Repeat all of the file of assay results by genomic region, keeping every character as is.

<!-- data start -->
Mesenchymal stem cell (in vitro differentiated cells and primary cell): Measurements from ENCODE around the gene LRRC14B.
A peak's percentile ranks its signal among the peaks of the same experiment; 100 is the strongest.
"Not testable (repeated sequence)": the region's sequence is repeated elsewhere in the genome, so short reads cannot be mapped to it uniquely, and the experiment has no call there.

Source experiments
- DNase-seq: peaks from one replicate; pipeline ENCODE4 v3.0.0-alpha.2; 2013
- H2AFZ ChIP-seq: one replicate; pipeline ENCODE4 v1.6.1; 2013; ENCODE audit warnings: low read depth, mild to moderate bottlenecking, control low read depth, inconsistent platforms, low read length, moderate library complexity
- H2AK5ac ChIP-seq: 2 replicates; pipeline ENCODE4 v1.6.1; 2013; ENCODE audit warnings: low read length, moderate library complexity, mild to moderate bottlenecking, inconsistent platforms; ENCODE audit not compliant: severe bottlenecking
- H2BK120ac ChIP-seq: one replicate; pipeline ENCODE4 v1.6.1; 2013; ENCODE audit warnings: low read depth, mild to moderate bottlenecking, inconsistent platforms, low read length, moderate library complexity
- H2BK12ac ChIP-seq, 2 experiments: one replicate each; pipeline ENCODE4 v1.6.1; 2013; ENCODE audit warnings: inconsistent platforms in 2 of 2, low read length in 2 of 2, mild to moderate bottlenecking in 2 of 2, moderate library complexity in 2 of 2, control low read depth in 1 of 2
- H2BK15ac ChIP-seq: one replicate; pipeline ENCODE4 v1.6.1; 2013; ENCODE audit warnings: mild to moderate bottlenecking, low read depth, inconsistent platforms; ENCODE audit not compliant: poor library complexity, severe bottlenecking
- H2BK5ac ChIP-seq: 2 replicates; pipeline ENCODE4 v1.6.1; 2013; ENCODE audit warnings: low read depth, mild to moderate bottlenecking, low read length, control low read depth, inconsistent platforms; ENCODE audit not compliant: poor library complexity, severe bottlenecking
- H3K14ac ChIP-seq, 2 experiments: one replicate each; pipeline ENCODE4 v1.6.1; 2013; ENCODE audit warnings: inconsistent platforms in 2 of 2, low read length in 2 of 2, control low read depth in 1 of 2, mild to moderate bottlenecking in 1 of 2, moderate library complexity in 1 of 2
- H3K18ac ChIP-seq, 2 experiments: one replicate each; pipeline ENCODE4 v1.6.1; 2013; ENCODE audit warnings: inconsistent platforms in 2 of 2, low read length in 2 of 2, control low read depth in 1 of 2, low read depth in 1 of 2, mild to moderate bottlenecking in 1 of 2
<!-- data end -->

Mesenchymal stem cell (in vitro differentiated cells and primary cell): Measurements from ENCODE around the gene LRRC14B.
A peak's percentile ranks its signal among the peaks of the same experiment; 100 is the strongest.
"Not testable (repeated sequence)": the region's sequence is repeated elsewhere in the genome, so short reads cannot be mapped to it uniquely, and the experiment has no call there.

Source experiments
- DNase-seq: peaks from one replicate; pipeline ENCODE4 v3.0.0-alpha.2; 2013
- H2AFZ ChIP-seq: one replicate; pipeline ENCODE4 v1.6.1; 2013; ENCODE audit warnings: low read depth, mild to moderate bottlenecking, control low read depth, inconsistent platforms, low read length, moderate library complexity
- H2AK5ac ChIP-seq: 2 replicates; pipeline ENCODE4 v1.6.1; 2013; ENCODE audit warnings: low read length, moderate library complexity, mild to moderate bottlenecking, inconsistent platforms; ENCODE audit not compliant: severe bottlenecking
- H2BK120ac ChIP-seq: one replicate; pipeline ENCODE4 v1.6.1; 2013; ENCODE audit warnings: low read depth, mild to moderate bottlenecking, inconsistent platforms, low read length, moderate library complexity
- H2BK12ac ChIP-seq, 2 experiments: one replicate each; pipeline ENCODE4 v1.6.1; 2013; ENCODE audit warnings: inconsistent platforms in 2 of 2, low read length in 2 of 2, mild to moderate bottlenecking in 2 of 2, moderate library complexity in 2 of 2, control low read depth in 1 of 2
- H2BK15ac ChIP-seq: one replicate; pipeline ENCODE4 v1.6.1; 2013; ENCODE audit warnings: mild to moderate bottlenecking, low read depth, inconsistent platforms; ENCODE audit not compliant: poor library complexity, severe bottlenecking
- H2BK5ac ChIP-seq: 2 replicates; pipeline ENCODE4 v1.6.1; 2013; ENCODE audit warnings: low read depth, mild to moderate bottlenecking, low read length, control low read depth, inconsistent platforms; ENCODE audit not compliant: poor library complexity, severe bottlenecking
- H3K14ac ChIP-seq, 2 experiments: one replicate each; pipeline ENCODE4 v1.6.1; 2013; ENCODE audit warnings: inconsistent platforms in 2 of 2, low read length in 2 of 2, control low read depth in 1 of 2, mild to moderate bottlenecking in 1 of 2, moderate library complexity in 1 of 2
- H3K18ac ChIP-seq, 2 experiments: one replicate each; pipeline ENCODE4 v1.6.1; 2013; ENCODE audit warnings: inconsistent platforms in 2 of 2, low read length in 2 of 2, control low read depth in 1 of 2, low read depth in 1 of 2, mild to moderate bottlenecking in 1 of 2